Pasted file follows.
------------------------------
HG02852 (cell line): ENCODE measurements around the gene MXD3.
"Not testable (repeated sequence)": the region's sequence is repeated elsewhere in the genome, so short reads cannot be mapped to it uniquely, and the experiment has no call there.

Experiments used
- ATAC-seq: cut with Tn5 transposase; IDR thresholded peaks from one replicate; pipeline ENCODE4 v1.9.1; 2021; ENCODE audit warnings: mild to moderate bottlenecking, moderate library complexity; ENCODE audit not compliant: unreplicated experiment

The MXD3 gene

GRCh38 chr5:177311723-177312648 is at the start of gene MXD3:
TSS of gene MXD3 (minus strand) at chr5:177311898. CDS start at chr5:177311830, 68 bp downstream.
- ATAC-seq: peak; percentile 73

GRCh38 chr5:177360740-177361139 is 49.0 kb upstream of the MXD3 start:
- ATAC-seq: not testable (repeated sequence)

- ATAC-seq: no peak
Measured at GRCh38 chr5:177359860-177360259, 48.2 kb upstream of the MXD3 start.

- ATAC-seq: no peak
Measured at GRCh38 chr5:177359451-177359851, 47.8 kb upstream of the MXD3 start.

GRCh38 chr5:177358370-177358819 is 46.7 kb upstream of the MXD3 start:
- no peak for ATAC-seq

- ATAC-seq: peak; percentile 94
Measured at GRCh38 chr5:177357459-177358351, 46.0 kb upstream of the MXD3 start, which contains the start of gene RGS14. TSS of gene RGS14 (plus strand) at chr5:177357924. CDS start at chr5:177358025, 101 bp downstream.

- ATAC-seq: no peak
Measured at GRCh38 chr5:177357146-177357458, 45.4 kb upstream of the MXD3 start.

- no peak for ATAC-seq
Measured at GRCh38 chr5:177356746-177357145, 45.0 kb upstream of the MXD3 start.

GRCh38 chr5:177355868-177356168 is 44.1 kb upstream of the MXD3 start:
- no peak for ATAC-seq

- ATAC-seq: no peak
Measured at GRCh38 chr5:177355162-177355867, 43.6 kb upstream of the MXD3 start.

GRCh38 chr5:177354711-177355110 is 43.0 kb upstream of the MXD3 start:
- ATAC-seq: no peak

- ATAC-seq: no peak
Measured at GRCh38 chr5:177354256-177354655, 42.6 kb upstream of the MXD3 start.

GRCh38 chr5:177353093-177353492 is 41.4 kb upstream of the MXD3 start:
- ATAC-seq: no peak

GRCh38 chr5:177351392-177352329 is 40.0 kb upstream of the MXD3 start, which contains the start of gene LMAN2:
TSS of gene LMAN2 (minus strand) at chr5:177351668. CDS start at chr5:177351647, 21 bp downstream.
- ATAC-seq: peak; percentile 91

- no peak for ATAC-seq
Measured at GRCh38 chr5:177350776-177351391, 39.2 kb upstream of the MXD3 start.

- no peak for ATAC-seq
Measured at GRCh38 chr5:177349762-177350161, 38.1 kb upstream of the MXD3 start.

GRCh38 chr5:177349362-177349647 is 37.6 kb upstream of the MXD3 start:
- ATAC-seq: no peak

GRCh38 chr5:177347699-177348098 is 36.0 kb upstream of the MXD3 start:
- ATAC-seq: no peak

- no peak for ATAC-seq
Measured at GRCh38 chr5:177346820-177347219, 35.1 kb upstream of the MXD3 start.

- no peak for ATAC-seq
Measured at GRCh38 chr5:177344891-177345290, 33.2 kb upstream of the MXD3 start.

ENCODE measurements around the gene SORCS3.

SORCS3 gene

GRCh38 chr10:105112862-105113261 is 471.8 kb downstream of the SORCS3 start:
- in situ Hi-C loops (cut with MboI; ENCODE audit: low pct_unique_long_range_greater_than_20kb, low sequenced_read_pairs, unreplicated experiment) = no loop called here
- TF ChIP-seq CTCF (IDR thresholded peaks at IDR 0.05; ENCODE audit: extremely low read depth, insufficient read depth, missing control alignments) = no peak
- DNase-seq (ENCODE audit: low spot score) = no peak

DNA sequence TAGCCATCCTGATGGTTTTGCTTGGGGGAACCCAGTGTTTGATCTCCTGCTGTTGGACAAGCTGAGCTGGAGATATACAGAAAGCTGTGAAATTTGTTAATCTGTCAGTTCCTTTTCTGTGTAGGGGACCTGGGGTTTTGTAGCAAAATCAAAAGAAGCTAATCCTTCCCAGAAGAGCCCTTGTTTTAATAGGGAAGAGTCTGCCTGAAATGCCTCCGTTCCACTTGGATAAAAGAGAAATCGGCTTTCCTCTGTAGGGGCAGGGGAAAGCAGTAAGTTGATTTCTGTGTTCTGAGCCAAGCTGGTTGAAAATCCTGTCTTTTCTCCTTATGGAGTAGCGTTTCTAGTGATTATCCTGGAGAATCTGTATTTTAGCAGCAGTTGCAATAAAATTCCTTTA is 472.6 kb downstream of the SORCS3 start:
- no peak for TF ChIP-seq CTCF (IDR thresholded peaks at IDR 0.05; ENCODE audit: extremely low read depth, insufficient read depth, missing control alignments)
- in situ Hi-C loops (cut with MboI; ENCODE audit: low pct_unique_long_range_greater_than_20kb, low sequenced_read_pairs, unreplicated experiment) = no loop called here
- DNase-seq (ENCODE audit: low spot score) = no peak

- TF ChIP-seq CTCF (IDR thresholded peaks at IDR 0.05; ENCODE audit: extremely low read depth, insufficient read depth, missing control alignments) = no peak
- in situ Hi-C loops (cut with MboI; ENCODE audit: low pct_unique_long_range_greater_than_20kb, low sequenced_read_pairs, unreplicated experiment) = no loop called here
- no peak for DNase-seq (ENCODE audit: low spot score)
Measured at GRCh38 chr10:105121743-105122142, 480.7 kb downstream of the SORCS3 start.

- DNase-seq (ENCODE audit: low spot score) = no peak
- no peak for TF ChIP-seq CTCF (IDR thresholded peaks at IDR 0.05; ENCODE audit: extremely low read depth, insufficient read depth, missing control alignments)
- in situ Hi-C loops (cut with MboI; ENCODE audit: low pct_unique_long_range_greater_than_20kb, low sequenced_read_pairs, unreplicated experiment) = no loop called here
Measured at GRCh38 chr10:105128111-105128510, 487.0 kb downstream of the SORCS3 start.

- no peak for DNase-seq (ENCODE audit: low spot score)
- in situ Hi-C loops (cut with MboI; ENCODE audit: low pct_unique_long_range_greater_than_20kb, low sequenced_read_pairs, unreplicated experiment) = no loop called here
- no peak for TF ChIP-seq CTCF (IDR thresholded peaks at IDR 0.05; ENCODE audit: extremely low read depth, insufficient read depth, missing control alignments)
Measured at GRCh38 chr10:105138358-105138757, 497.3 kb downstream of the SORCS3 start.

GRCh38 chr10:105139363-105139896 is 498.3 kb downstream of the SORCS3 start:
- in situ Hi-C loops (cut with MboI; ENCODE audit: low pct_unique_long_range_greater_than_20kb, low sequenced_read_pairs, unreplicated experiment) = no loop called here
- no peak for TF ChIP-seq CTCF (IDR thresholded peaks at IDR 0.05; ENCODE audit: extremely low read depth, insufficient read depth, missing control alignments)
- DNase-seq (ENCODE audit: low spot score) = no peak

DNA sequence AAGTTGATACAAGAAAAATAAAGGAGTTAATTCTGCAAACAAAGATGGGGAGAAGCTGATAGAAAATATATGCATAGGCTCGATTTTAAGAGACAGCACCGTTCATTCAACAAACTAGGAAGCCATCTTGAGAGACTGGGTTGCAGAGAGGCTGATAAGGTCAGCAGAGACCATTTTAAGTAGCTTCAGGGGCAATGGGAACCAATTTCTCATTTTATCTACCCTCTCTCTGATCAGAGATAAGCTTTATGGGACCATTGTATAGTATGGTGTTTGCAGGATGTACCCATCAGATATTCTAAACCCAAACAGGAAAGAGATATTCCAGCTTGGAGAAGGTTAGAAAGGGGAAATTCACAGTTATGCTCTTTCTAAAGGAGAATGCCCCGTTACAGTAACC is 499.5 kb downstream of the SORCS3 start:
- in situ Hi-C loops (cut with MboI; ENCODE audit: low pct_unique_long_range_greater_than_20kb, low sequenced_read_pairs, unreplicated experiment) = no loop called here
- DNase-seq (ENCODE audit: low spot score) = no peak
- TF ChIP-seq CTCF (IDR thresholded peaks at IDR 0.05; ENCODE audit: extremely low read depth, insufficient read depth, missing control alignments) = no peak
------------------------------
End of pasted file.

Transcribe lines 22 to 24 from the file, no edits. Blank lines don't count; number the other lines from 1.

Measured at GRCh38 chr5:177356746-177357145, 45.0 kb upstream of the MXD3 start.

GRCh38 chr5:177355868-177356168 is 44.1 kb upstream of the MXD3 start:
- no peak for ATAC-seq